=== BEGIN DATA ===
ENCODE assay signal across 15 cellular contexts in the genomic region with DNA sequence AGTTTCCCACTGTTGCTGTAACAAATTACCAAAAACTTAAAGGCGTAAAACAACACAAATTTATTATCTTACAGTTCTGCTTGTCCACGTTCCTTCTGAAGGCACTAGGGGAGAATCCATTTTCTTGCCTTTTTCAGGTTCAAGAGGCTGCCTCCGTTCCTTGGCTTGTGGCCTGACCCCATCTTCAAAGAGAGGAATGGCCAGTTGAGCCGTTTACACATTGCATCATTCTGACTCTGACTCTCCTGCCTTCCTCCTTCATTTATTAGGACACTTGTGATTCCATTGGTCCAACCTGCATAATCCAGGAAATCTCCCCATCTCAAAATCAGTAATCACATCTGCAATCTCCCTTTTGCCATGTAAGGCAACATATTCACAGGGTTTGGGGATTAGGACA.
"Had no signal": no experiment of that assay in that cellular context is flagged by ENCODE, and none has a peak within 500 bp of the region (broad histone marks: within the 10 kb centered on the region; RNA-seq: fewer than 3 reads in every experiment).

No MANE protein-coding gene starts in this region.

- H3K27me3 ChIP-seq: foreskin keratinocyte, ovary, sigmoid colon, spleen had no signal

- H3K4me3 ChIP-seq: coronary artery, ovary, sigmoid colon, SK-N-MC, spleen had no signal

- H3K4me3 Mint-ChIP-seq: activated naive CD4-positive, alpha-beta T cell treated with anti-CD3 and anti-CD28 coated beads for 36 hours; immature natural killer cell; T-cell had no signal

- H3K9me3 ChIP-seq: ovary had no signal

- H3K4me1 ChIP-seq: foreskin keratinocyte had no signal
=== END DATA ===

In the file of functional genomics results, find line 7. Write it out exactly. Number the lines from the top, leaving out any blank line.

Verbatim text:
- H3K9me3 ChIP-seq: ovary had no signal